Value DDR3 For Intel's P55: Six 4GB Kits Rounded Up

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jrharbort

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I've always insisted that Crucial DDR3 kits are an excellent value, and recommended them to friends for their amazing stability, overclockability, and price.

These kits totally deserved the Tom's award for best hardware of '09.
 

mlcloud

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I've been buying OCZ for all my DDR2 needs (they were very cheap after rebates), but I think I know who to go to for DDR3 (and awesome power supplies)
 

Crashman

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[citation][nom]coolkev99[/nom]This is good info, but I wish they would develop some 3gb x 2 kits out there.[/citation]

3GB modules don't make a lot of sense due to the way memory chips are organized. In order to do it "right" (same physical organization), you'd have to use different chips on each side of the module, such as 1gb chips on one side and 2gb chips on the other, and I'm not even sure such a module would be compatible with current memory controllers.
 

jodpel

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I had an idea in my mind that they look at the test results from every shipment of memory they get from the fab... the stuff that tests poorly gets sold as value and the stuff that exceeds specs gets heat sinks and sold as performance RAM.

I was always leery of buying value RAM because I figured it failed a spec somewhere along the line and got thrown in the "sell it to Mikey because he'll buy anything" bin at the virtual store.
 

Ryun

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"OCZ’s maximum data rate of only 1,240 MT/s came from our second attempt to test the memory. Both modules in our first kit threw errors even at a modest 1,066 MHz data rate."

Glad you found this as well. I, and others on newegg who ordered that set of sticks, got DOA memory. Gave me errors and couldn't OC at all. It's crap RAM.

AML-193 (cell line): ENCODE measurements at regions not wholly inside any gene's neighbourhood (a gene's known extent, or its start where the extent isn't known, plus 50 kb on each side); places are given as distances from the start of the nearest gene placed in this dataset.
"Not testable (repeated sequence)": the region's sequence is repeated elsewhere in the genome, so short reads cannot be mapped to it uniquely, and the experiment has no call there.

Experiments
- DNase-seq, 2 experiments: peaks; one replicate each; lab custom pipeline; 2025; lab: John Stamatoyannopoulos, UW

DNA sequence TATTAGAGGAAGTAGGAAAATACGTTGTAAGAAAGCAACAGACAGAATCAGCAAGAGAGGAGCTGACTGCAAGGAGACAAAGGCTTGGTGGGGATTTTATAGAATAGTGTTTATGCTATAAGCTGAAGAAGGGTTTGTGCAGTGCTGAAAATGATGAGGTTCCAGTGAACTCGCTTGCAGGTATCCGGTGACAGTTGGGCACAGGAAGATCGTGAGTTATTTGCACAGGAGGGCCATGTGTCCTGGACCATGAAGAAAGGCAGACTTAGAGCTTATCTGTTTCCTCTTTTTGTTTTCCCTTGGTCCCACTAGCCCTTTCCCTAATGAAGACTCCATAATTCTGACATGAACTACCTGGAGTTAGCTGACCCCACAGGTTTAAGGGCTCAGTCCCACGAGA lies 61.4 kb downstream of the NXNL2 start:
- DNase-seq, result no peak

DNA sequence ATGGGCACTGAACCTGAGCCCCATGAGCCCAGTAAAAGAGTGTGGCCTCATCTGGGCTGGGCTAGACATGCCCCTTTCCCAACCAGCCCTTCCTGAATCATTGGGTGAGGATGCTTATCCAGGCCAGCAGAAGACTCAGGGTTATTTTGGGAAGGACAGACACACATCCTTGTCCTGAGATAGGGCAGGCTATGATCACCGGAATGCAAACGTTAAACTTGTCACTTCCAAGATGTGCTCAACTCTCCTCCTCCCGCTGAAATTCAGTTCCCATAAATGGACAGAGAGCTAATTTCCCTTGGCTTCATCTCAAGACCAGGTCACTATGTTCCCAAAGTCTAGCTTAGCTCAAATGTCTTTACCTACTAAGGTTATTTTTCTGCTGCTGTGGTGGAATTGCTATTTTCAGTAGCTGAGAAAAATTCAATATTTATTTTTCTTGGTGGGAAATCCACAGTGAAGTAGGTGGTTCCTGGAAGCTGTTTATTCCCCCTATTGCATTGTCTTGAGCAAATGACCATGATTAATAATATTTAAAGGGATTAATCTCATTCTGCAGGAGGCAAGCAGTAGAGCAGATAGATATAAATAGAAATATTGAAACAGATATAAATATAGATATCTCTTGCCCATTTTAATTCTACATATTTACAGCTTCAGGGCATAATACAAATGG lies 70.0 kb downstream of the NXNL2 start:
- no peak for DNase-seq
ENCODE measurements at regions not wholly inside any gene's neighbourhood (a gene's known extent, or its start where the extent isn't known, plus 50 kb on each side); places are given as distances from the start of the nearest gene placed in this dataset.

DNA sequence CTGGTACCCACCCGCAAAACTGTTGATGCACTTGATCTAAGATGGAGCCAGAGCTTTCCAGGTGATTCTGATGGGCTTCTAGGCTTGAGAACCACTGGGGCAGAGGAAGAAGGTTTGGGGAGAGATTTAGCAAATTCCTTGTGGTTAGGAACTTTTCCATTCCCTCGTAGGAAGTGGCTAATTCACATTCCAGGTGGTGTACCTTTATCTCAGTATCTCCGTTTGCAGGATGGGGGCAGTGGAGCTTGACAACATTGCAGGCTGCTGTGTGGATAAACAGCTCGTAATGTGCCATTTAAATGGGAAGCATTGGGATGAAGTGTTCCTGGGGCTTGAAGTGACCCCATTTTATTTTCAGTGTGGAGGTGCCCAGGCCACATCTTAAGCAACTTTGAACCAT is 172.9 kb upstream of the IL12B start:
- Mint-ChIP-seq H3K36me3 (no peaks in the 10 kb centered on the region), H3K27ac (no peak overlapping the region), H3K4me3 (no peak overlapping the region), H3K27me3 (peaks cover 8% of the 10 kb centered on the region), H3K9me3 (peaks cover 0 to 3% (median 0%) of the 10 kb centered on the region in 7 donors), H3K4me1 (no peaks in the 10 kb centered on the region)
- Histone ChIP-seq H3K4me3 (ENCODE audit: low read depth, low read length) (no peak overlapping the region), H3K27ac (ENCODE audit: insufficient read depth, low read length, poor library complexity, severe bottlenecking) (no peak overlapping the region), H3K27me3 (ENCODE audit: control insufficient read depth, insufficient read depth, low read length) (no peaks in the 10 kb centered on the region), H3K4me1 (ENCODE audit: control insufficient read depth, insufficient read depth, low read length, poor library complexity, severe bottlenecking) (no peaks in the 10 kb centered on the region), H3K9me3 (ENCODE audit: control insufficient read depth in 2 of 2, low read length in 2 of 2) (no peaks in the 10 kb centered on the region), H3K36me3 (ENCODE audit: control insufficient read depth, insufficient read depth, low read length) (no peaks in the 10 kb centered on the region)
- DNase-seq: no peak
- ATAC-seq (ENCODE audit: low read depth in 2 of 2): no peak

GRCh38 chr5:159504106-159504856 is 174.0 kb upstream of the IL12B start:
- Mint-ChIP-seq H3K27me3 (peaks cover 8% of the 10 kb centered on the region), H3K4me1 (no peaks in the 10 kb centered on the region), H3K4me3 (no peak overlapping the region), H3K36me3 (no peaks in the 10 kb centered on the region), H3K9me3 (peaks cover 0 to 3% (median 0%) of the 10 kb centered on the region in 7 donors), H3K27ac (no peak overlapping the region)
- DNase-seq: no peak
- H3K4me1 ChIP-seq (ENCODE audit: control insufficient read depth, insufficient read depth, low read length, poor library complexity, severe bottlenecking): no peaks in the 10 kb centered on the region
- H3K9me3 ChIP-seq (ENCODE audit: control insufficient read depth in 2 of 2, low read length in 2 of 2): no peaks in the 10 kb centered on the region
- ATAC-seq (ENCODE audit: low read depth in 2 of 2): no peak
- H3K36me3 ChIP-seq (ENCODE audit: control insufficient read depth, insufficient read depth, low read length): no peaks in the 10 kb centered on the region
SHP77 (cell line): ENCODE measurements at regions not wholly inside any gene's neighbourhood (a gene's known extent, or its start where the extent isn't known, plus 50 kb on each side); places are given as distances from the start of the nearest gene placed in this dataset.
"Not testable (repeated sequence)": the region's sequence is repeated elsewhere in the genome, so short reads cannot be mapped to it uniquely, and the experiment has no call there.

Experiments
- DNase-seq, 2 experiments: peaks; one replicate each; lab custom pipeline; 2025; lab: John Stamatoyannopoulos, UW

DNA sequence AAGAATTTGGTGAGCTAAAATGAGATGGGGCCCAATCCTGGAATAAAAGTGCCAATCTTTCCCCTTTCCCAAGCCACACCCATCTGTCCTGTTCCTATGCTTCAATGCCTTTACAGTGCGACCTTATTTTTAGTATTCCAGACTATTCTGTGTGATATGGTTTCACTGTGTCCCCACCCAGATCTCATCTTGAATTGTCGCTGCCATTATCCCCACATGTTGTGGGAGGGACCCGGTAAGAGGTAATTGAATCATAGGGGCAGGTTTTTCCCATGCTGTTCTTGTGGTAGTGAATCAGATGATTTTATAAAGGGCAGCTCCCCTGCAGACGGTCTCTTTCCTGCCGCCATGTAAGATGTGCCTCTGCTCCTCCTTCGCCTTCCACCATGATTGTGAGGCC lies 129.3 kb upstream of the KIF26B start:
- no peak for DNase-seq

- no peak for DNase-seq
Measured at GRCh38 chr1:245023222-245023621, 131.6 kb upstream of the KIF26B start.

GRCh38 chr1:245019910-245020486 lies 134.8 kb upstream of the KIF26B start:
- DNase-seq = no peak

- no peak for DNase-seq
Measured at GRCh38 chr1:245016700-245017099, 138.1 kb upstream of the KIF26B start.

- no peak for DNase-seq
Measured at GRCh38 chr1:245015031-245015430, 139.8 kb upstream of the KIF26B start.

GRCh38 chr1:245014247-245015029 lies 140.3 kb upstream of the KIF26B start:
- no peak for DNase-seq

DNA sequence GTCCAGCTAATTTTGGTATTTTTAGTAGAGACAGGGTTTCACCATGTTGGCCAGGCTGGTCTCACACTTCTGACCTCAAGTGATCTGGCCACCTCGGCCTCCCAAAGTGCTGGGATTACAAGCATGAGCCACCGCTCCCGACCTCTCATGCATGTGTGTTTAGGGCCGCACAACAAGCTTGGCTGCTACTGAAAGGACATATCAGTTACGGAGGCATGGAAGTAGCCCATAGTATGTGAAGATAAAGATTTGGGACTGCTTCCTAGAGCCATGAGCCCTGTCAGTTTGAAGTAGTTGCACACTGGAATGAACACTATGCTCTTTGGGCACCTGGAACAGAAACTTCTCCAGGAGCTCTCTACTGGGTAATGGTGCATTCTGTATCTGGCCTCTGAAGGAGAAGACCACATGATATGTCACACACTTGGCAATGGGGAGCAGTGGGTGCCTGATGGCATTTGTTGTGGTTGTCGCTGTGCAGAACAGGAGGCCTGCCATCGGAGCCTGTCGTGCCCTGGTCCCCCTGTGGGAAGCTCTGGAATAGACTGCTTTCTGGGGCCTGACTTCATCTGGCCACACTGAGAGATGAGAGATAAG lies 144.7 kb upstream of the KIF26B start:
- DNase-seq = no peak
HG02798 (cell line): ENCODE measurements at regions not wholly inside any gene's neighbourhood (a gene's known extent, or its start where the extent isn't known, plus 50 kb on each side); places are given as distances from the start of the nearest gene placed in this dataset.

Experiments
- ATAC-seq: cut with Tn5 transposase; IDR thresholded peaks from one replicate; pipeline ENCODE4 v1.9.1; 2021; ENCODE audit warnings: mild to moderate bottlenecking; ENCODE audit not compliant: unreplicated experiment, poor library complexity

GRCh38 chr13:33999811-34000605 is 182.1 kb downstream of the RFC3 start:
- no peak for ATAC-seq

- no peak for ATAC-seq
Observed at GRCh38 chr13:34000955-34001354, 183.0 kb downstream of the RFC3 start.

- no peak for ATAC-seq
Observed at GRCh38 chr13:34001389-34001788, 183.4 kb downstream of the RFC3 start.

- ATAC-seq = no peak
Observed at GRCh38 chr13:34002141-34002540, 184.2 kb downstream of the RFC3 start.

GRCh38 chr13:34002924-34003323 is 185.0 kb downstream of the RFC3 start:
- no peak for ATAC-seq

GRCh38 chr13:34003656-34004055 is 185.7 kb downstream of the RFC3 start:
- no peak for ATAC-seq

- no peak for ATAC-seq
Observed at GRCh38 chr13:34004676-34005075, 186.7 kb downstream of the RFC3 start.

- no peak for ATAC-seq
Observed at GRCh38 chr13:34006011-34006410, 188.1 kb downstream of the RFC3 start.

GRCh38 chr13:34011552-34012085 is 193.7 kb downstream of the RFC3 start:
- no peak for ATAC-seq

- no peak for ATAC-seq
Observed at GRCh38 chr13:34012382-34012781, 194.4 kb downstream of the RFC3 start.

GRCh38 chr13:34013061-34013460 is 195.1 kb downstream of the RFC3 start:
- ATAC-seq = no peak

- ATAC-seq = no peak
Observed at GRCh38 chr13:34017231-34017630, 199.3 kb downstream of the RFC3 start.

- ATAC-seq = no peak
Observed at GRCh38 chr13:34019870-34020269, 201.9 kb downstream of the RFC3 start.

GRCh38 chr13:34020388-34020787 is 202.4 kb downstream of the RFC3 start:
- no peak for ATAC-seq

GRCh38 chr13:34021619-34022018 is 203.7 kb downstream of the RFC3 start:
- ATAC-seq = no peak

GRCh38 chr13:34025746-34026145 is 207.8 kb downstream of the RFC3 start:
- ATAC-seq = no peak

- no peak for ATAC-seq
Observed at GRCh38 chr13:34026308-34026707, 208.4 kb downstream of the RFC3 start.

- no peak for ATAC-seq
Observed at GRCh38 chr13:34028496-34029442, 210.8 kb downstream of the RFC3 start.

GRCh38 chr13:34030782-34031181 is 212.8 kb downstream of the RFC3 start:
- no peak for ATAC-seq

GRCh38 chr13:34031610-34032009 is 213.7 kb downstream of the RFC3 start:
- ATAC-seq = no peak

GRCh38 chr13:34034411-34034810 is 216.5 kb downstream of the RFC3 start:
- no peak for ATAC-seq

Crashman

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[citation][nom]jodpel[/nom]I had an idea in my mind that they look at the test results from every shipment of memory they get from the fab... the stuff that tests poorly gets sold as value and the stuff that exceeds specs gets heat sinks and sold as performance RAM.I was always leery of buying value RAM because I figured it failed a spec somewhere along the line and got thrown in the "sell it to Mikey because he'll buy anything" bin at the virtual store.[/citation]

From the samples Tom's purchased it appears that there are two grades of memory: "Everything Else" and OCZ Gold.
 

void_pointer

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Providing results for Memtest86+ and SiSoftware Sandra is important (IMHO), but these results really don't tell us much about real-world performance of apps/games/etc. The Crucial kit gets a win based on max data rate (and price), but there is no guarantee that you'll see a performance increase when you crank up the data rate and run your favourite app/game/etc., because the way it accesses memory with the cranked-up latencies actually cause a reduction in performance.

If we could get a small sample of benchmarks with real apps (e.g., one or two games, an encoder or two, a file compressor or two) I think readers would have a far better understanding of what "Super-Value" means for them (and their apps/games/etc.)
 

notty22

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I think its the end user, the home builder that is being cheated out of quality and value in the current ram market. With all these supposed ram modules available at different speeds/timings then multiply that by meaningless things such as color and non functional heat spreaders the end result is story after story of ram NOT WORKING at default bios settings for a given processor/memory configuration. All I know is it seems like its russian roulette building a system and expecting your ram to work with default bios settings.